Synthesis and characterisation of dithiolato complexes with platinum group metals
MetadataShow full item record
The interest in biosensors can be attributed to the first described enzyme containing sensor used to detect levels of glucose in 1962. Although research into biosensors was initially slow to pick up, the field has become increasingly popular and research has been widespread for the last 20 years. The continuing research into biosensors is crucial as this will improve current devices to become smaller, faster and more economical and yield new biosensors. This thesis is mostly concerned with the development of an integral component of a biosensor, the redox mediator. Complexes of ruthenium incorporating electron rich sulfur-donor ligands such as naphthalenedithiol should possess interesting redox qualities which could be used to produce better mediators. A second area covered in this thesis is in the structural studies of a series of iridium and rhodium complexes. Two classes of ruthenium complexes with sulfur-donor ligands have been prepared. The first class incorporates the ruthenium bis-bipyridine moiety while the second contains pentamethylcyclopentadienyl ruthenium. Most complexes synthesised exhibited reversible oxidation waves in the region of -0.1 to 0.2 V vs. Ag/Ag⁺. Their possible use as redox mediators was hindered by several factors, particularly difficulties in purification. They also exhibited oxygen sensitivity and low stability when in solution.The second area covered in this thesis is to further understand the bonding of the ligands used in the above study. A series of pentamethylcyclopentadienyl iridium and rhodium complexes were synthesised with three different dithiolato ligands. Two of the three ligands studies produced structures that included more than one metal centre leading to straining of the ligand. In order to study the monomeric form, the clusters were opened with a neutral phosphine ligand. Both the Ir…S and Rh…S bond lengths of all the complexes were within expected parameters.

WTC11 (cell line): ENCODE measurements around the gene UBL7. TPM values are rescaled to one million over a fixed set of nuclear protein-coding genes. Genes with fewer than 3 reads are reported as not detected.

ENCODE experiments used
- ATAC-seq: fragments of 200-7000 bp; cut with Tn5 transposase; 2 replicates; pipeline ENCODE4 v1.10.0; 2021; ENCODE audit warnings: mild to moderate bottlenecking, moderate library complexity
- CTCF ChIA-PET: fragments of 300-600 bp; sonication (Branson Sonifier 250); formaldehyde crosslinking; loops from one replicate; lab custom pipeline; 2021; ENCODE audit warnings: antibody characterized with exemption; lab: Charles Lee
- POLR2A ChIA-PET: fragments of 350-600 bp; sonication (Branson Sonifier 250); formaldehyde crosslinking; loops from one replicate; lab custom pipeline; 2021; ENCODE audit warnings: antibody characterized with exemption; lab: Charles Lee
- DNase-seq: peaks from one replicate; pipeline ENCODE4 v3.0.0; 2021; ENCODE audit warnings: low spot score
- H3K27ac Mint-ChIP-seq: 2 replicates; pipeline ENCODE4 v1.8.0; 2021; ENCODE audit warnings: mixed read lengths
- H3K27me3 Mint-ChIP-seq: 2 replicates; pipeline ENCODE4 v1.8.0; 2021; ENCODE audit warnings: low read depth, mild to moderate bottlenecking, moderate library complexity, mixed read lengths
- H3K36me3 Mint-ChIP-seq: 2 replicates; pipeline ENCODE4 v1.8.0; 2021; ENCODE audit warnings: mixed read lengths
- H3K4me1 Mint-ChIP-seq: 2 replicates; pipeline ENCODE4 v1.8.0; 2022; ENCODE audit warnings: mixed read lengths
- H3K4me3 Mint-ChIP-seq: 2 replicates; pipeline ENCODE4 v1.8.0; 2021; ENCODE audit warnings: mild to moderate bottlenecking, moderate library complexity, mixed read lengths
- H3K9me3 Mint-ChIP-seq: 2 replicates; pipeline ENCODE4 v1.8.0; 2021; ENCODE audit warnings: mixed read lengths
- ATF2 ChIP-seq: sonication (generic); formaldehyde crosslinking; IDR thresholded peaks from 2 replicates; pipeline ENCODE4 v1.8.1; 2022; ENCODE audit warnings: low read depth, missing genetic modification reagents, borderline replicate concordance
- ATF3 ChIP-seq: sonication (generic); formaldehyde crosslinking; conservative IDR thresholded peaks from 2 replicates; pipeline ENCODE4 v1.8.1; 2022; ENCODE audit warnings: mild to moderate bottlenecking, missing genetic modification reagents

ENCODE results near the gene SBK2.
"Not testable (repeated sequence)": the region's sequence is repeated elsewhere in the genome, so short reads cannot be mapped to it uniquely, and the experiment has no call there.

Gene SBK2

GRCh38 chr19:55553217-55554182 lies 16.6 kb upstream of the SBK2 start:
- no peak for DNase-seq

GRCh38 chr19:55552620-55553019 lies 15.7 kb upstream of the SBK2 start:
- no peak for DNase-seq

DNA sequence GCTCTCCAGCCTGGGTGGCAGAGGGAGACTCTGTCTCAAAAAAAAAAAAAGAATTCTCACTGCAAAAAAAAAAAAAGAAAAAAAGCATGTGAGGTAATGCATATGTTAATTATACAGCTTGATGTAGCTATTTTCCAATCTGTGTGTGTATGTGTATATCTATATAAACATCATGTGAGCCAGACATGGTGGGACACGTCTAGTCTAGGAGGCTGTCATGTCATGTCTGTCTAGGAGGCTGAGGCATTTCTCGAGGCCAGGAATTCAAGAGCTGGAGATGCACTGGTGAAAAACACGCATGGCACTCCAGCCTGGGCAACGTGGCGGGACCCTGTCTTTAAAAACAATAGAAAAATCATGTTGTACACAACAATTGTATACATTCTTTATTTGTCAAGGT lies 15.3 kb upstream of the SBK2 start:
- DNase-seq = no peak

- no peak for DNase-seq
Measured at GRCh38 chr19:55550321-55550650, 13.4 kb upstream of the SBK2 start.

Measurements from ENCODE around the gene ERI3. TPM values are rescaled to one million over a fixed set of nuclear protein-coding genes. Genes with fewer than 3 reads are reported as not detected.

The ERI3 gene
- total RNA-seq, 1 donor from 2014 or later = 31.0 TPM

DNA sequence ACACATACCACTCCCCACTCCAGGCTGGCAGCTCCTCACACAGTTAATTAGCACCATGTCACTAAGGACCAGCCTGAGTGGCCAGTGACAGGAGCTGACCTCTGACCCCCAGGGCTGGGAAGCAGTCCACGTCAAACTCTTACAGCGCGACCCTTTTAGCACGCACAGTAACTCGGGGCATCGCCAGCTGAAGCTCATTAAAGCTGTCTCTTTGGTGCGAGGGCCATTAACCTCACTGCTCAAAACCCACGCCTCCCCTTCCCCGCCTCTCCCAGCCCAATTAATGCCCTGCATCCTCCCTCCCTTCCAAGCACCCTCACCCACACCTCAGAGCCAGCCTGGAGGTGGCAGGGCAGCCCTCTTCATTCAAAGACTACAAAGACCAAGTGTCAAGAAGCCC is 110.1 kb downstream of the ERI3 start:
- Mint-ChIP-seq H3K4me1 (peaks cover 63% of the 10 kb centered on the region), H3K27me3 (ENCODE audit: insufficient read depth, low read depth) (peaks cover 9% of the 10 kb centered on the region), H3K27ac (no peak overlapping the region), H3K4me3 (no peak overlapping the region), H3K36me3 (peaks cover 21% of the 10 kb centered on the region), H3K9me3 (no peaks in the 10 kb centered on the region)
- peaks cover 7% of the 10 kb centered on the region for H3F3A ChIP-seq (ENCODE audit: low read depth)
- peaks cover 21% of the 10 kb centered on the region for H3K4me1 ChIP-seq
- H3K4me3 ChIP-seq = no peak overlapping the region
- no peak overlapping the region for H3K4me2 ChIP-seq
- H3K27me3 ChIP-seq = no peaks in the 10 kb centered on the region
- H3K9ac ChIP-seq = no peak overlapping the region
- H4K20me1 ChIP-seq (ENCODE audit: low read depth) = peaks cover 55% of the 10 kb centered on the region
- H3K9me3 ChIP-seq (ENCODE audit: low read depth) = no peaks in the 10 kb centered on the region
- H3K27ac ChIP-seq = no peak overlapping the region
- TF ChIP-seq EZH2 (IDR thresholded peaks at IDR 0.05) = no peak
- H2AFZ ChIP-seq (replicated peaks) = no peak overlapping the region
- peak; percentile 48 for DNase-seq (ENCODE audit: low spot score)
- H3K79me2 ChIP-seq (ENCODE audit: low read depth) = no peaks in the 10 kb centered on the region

Thesis, PhD Doctor of Philosophy
Items in the St Andrews Research Repository are protected by copyright, with all rights reserved, unless otherwise indicated.